At The Golf Course

By Dan Weisz

I don’t golf but I do go birding on a local golf course monthly with friends. Last week the course was closed for winter grass seeding so we had a bit more freedom to wander as we wished and to walk close to water on the course. It was a good morning. What we saw are likely to be seen at any of the Foothills Golf Courses and any body of water in parks around the Tucson area.

We were surprised to find a visible Pied-billed Grebe nest. These nests are usual hidden deep in the reeds. Two large eggs were visible.

The adult Pied-billed Grebe watched closely as we looked at the nest from the shore. She remained about 15 feet from the nest and ‘paced’ in the water back and forth while we stood there.

We did look away for a moment, and when we turned back towards the nest we were surprised to see the the Grebe had snuck back and covered the nest. The site describes Pied-billed Grebes as “part bird, part submarine”. The adult grebe probably waited for us to look aside and then swiftly swam underwater, putting a ‘lid’ on the nest to hide it from the human predators she was watching, and then retreating. While we didn’t see this happen, we certainly saw what she had done while we weren’t watching.

A Vermilion Flycatcher was on a typical hunting perch. We saw several on the course.

We saw several Black Phoebe’s on the course as well. Black Phoebes are flycatchers who are almost always found near water. They sit upright on low perches and make short flights to catch insects.

An American Kestrel was perched on the tip of a dead tree searching for prey. The slate blue head and wings tell us this is a male. While we have American Kestrels year-round in Tucson, we also have many Kestrels who migrate to our area during the winter. At this golf course, we never see kestrels in the summer so this bird is likely a winter visitor. Kestrels are the smallest falcons in America.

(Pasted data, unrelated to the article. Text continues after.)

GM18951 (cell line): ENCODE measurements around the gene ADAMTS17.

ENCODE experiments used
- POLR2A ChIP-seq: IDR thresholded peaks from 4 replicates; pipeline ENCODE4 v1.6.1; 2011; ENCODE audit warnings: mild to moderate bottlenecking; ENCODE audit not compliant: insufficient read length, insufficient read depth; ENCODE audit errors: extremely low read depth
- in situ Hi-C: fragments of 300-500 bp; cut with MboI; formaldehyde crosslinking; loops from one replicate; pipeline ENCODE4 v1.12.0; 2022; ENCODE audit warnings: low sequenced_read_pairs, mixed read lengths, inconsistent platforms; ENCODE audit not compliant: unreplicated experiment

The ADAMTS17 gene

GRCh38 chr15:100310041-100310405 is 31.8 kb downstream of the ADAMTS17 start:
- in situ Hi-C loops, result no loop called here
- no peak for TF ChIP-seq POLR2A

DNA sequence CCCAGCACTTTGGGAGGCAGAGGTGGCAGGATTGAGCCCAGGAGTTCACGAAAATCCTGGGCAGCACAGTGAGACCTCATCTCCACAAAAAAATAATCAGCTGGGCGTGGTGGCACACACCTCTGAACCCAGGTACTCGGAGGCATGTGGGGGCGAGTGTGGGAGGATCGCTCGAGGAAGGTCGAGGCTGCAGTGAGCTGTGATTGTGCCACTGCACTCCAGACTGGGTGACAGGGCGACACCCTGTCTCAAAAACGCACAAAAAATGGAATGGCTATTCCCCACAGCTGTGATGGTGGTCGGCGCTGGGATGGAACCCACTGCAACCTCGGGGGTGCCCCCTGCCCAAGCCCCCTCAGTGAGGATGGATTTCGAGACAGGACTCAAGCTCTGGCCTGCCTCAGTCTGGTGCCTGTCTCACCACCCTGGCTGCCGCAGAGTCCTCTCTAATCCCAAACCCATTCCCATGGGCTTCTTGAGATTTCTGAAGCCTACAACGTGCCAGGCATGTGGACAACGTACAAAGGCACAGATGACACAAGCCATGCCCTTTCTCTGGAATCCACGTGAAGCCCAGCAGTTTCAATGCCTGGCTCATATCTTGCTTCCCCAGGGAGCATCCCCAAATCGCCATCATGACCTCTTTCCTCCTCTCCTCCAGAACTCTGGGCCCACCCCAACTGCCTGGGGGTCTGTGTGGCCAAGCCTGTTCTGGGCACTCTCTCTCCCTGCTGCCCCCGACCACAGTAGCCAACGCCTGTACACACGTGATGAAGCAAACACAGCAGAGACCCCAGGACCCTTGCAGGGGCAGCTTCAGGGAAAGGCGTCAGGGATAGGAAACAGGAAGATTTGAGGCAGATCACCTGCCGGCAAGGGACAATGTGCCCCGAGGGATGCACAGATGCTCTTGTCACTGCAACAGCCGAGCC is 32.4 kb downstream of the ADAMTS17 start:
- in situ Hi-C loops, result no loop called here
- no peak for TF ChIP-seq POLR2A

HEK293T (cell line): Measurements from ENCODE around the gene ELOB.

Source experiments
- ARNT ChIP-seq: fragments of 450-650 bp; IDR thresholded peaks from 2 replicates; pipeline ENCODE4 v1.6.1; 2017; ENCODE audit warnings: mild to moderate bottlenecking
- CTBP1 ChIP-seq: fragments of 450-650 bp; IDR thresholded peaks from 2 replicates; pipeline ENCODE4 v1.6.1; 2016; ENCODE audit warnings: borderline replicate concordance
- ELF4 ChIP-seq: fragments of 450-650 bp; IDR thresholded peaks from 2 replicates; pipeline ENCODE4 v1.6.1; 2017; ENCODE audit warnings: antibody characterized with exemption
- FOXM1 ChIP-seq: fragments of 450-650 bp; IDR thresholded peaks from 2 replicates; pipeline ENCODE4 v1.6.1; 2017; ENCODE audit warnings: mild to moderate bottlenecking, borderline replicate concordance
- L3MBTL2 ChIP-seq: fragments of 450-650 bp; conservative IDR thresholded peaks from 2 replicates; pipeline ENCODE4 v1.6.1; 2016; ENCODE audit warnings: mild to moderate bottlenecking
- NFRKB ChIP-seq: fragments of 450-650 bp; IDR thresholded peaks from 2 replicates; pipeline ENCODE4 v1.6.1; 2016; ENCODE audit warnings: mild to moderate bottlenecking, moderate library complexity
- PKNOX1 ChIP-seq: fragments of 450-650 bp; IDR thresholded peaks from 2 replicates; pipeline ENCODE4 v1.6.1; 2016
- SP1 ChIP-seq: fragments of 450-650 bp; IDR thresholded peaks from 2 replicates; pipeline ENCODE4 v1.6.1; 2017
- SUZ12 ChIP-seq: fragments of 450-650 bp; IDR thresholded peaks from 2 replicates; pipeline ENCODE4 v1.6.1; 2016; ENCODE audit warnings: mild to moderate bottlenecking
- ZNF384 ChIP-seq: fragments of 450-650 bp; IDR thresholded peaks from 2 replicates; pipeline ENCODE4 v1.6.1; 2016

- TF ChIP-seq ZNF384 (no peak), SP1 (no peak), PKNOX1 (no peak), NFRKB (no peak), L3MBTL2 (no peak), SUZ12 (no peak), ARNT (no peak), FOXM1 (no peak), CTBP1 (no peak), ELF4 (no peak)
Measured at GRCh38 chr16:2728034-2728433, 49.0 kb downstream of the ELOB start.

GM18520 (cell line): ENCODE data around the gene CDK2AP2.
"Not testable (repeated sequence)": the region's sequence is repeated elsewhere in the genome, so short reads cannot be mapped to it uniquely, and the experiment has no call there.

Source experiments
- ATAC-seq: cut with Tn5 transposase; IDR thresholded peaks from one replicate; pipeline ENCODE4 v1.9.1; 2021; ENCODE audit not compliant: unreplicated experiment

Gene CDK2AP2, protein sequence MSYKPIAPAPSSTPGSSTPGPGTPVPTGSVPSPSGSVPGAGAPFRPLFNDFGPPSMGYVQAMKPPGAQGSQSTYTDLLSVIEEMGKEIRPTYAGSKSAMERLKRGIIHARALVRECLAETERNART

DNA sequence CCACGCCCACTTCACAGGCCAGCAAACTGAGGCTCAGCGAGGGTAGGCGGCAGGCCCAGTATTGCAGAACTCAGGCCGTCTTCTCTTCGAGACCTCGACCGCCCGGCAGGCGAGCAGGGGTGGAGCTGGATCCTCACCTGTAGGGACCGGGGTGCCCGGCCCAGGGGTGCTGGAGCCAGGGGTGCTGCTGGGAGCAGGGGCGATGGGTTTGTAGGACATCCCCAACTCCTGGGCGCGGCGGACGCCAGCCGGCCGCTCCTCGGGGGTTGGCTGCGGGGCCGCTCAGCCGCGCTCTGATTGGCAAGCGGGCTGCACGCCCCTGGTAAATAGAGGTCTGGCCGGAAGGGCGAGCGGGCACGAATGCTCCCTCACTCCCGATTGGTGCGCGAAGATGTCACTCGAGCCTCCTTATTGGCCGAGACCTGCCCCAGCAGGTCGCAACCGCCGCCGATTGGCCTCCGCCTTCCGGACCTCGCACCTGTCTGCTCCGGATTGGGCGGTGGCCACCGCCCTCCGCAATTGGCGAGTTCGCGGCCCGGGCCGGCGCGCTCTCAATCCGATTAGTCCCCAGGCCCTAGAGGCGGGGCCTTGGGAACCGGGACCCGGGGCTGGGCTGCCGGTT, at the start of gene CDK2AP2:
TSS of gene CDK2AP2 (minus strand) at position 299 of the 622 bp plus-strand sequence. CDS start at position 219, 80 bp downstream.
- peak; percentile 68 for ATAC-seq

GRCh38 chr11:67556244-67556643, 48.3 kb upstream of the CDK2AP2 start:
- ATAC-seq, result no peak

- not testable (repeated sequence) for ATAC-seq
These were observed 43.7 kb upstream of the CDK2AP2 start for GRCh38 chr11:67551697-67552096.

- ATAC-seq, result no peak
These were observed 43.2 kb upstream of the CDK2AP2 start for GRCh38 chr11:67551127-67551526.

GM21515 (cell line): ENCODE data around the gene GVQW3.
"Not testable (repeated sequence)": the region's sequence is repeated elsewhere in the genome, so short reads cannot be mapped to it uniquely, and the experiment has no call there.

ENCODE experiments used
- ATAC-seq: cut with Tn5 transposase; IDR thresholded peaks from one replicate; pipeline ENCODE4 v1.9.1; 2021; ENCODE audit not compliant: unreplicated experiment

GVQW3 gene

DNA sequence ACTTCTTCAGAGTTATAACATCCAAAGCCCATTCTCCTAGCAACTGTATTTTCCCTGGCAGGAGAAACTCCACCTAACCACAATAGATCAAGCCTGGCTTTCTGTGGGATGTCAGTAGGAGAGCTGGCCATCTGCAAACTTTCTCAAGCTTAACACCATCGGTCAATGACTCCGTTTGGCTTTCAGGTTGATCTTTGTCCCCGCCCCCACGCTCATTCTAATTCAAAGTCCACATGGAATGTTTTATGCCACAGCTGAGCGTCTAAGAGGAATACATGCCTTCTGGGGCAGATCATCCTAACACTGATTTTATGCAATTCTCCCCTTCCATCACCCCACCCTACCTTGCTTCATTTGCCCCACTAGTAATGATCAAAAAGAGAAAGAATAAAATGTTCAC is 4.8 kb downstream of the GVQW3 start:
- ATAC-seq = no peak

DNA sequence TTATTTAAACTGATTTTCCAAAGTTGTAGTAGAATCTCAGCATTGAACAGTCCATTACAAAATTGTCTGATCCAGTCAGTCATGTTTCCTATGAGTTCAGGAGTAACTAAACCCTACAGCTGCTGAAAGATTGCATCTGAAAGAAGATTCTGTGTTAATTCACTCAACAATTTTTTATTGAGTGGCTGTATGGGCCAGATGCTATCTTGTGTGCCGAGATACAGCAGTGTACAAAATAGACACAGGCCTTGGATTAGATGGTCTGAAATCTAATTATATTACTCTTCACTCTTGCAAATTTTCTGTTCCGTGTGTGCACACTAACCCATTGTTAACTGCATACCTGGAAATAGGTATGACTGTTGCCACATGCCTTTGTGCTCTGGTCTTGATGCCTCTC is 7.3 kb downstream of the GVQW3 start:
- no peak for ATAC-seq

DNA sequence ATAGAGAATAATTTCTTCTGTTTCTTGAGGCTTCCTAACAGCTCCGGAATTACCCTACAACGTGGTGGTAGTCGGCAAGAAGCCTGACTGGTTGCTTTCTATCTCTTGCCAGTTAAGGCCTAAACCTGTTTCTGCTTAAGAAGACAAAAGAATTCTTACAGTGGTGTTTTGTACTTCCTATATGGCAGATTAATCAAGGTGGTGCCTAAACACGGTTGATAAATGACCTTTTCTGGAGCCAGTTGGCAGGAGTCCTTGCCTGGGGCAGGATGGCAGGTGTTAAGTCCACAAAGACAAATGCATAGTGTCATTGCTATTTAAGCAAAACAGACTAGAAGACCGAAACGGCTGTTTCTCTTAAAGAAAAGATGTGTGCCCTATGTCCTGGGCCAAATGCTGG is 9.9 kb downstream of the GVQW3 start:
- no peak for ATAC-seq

Many dragonflies were out and around. This one is a female Flame Skimmer. The her color and the orange streak on the leading edge of her wings helps to ID her.

This dragonfly is a female Neon Skimmer. She is tan/orange with a noticeable white stripe down her thorax and she has mostly clear wings.

Another look at the female Neon Skimmer.

American Coots are very common at almost any body of water. They are waterbirds but are not ducks and do not have webbed feet. Normally, their behavior is nothing special as they nibble on vegetation. However, their fights are full of fury. They will fight over territory and fight loudly and vigorously. When they fight, they will rear up and attack each other with their feet.

They will strike with their feet, clawing at the breast of their opponent. They spread their wings and hold them back in an attempt to unbalance the other bird.

The weaker coot is usually forced on its back or forced underwater.

And the winner is….!! The loser will swim away, sometimes underwater and sometimes above and then calm returns to the pond.

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